Yahoo’s hiring of two experts in the fields of sociology and microeconomics underscores the value the global Internet services behemoth is placing on specialized research as tool for gaining competitive advantage.
Yesterday, Yahoo announced that two well-known academics – economist R. Preston McAfee, and sociologist Duncan Watts – would be joining the Yahoo! Research Team.
Both are highly esteemed in their respective fields.
McAfee, who is J. Stanley Johnson professor of business, economics and management at the California Institute of Technology, will be a vice-president leading Yahoo’s microeconomics research group.
Watts, a professor of sociology at Columbia University and author of Six Degrees: The Science of a Connected Age, will spearhead Yahoo’s research into human social dynamics, with a especial focus on social networks and collaborative problem solving.
The latest hires augment the already powerful research team Yahoo has been assembling for the past couple of years.
Over this period, the Santa Clara, Calif.–based company has hired a wide assortment of talents in fields ranging from Web search to micro-economics, from artificial intelligence to online advertising, and from data mining to social networking.
These leading lights have been snagged from facilities worldwide – such as universities (Cornell, Carnegie Mellon, Wisconsin) and industrial labs, including those of Microsoft Corp. and IBM Corp.
Yahoo has also opened lab facilities in Berkeley, Calif., New York, Barcelona, Santiago, Chile and Bangalore, India.
This induction of the best talent into Yahoo Research will have a significant payoff, according to Prabhakar Raghavan, head of Yahoo! Research.
It “enables us to gain powerful insights and answer complex questions in [a variety of] areas, including search and information navigation, social media, community, personalization and mobility,” Raghavan said.
How significantly will these “insights” affect new product development at Yahoo? That’s not easy to predict.
When it comes to monetizing research, tech companies have a mixed track record. There are instances where some companies have very profitably piggy backed on the work done by others.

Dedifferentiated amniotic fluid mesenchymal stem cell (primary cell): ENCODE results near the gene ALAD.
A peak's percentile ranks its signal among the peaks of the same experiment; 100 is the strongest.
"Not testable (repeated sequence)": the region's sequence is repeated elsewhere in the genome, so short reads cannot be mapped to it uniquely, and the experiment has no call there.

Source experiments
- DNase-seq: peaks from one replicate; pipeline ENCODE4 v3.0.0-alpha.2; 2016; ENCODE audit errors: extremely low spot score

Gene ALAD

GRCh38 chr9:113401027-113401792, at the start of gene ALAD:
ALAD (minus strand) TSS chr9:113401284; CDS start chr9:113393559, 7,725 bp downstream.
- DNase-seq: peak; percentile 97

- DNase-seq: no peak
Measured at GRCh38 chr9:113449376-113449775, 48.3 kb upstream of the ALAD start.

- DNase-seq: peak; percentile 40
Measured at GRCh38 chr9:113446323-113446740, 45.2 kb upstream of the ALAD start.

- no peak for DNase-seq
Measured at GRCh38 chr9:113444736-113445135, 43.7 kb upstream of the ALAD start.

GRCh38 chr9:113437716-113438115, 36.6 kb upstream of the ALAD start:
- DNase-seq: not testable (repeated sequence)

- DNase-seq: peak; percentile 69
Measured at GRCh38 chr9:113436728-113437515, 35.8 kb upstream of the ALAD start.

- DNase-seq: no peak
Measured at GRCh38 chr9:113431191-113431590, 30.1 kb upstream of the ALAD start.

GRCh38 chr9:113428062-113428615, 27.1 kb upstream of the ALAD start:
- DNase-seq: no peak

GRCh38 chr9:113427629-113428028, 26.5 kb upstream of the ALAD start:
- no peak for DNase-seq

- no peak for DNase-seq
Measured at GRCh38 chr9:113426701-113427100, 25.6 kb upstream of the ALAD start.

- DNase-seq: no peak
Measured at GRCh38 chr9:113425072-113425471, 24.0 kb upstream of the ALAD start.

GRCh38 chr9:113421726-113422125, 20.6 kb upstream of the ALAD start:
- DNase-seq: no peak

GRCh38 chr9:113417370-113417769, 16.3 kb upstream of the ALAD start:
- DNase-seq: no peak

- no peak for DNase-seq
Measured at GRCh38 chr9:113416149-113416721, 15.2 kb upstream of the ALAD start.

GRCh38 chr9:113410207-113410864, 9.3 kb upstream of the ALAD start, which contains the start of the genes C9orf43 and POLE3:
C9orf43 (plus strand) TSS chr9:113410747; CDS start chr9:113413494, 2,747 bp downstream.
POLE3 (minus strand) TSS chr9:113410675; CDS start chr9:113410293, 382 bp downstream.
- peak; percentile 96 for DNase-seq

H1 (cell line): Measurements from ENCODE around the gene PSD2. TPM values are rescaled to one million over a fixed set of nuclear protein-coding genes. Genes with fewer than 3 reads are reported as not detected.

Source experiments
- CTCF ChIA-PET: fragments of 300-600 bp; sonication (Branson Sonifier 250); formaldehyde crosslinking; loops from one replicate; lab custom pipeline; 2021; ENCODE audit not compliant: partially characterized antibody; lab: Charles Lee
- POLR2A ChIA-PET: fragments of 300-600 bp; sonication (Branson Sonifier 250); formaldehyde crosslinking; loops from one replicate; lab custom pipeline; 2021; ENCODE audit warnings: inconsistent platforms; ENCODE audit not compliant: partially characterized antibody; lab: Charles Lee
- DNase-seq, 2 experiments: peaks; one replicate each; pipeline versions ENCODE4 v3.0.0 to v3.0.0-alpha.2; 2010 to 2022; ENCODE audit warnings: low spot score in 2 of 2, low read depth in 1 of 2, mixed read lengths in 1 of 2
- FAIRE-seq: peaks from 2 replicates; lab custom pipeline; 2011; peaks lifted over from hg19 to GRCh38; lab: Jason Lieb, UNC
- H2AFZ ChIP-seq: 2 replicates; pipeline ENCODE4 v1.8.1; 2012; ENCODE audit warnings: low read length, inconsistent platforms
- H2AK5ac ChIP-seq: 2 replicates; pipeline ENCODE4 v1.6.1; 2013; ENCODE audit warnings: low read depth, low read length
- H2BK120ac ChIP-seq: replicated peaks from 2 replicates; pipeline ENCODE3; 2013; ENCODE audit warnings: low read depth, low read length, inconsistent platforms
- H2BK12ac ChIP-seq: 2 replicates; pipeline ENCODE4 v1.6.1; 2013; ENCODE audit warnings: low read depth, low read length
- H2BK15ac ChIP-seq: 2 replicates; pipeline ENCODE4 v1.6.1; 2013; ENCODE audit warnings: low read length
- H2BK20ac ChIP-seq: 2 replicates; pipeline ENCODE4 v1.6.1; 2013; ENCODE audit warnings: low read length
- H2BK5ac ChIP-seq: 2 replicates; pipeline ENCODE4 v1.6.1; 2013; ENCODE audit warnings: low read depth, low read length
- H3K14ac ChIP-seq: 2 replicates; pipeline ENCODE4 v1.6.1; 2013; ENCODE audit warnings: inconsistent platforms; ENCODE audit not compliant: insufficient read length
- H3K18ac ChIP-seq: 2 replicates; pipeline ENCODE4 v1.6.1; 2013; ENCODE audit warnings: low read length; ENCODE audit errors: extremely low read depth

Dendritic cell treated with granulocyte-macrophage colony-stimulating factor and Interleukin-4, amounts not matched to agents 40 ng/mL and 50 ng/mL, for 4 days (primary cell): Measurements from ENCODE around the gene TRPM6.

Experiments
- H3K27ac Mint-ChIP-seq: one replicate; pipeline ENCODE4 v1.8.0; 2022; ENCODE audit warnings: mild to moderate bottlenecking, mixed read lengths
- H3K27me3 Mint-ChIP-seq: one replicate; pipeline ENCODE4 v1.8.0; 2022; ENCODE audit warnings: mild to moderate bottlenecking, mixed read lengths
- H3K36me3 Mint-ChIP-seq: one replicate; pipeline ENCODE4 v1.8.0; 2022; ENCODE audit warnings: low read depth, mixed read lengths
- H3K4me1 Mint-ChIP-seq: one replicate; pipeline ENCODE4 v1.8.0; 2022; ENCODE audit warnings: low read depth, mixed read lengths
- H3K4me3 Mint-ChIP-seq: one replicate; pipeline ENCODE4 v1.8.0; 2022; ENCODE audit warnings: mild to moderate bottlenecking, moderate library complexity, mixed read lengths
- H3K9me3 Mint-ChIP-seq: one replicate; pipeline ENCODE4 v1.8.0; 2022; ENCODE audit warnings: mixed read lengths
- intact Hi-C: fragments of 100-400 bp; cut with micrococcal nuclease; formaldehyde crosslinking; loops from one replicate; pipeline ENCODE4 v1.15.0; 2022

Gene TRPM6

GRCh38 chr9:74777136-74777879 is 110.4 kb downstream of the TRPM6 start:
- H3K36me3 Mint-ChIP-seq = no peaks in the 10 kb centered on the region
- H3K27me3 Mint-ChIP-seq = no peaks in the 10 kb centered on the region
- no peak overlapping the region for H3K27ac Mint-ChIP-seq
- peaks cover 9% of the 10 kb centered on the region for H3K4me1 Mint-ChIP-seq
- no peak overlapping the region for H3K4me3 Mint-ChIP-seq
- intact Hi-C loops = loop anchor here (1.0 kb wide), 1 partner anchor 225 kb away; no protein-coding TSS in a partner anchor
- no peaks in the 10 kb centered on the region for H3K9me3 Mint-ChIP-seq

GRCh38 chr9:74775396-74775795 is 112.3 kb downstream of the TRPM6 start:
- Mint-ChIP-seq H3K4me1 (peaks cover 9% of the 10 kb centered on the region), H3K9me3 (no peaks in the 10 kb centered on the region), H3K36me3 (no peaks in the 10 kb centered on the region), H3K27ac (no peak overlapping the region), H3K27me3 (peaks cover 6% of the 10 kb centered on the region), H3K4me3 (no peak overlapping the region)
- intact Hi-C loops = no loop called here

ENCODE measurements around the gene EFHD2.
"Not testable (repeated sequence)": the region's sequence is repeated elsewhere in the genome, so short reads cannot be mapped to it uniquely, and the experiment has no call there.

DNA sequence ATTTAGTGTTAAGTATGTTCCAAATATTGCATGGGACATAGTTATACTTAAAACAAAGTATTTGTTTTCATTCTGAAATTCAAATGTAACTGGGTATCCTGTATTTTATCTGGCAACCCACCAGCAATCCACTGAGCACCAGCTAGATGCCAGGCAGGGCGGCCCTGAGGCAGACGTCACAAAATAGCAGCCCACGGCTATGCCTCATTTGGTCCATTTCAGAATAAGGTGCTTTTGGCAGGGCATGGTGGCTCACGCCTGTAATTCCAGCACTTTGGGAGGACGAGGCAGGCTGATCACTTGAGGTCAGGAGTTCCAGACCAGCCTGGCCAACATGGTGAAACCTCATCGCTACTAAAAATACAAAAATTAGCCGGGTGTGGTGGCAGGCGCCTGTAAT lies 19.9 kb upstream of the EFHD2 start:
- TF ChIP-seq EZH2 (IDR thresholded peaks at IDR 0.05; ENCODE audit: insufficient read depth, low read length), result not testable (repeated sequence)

For instance, while Xerox Corp.’s Palo Alto Research Center is widely credited with inventing several key features of modern computing in the 1970s, it was Apple Computer Inc. and others that took advantage of those inventions.
To protect against this, Yahoo’s key competitor, Google, places most of its researchers within product groups, in addition to maintaining a small standalone research cell.
But it seems much of the specialized research being undertaken at Yahoo is not aimed at designing or developing new product offerings.
McAfee himself has suggested that immediate product development is not the focus – but rather understanding and responding to longer-term market trends.
Yahoo is certainly well positioned to closely study and influence these trends.
The company’s wide-ranging “social media” portfolio includes:
Yahoo Answers – a community-driven Web site that allows users to ask and answer questions posed by other users. The site gives members the chance to earn points as a way to encourage participation. As of November 2006, it contained 65 million answers and more than seven million questions.
Flickr – the popular photo sharing Web site and Web services suite that is also widely used by bloggers as a photo repository.
Yahoo! HotJobs – that provides tools and advice for job seekers, employers, and staffing firms.
Right Media – The online advertising company that Yahoo! recently announced it would acquire. Right Media operates the Right Media Exchange (RMX), a marketplace that enables advertisers, publishers, and ad networks to efficiently trade digital media.
Each day – through its various properties – Yahoo generates a gargantuan amount of information for researchers to study.
According to one report around 482.1 million unique visitors visit these sites, viewing 116 billion pages (an average of around 241 page views per visitor).
And each day more than 12 terabytes of data recorded daily by Yahoo (to put that in context – within four days Yahoo would have recorded as much data as the US Library of Congress collected in all the days of its existence until December 31, 2005).
Transforming this data resevoir into insights and then into actionable information will be a quite a daunting challenge – even with the combined strengths of top notch research and product development teams.
According to Raghavan the methodology will be based on articulating specific questions and then finding responses to those using insights from a “confluence of multiple technical disciplines.”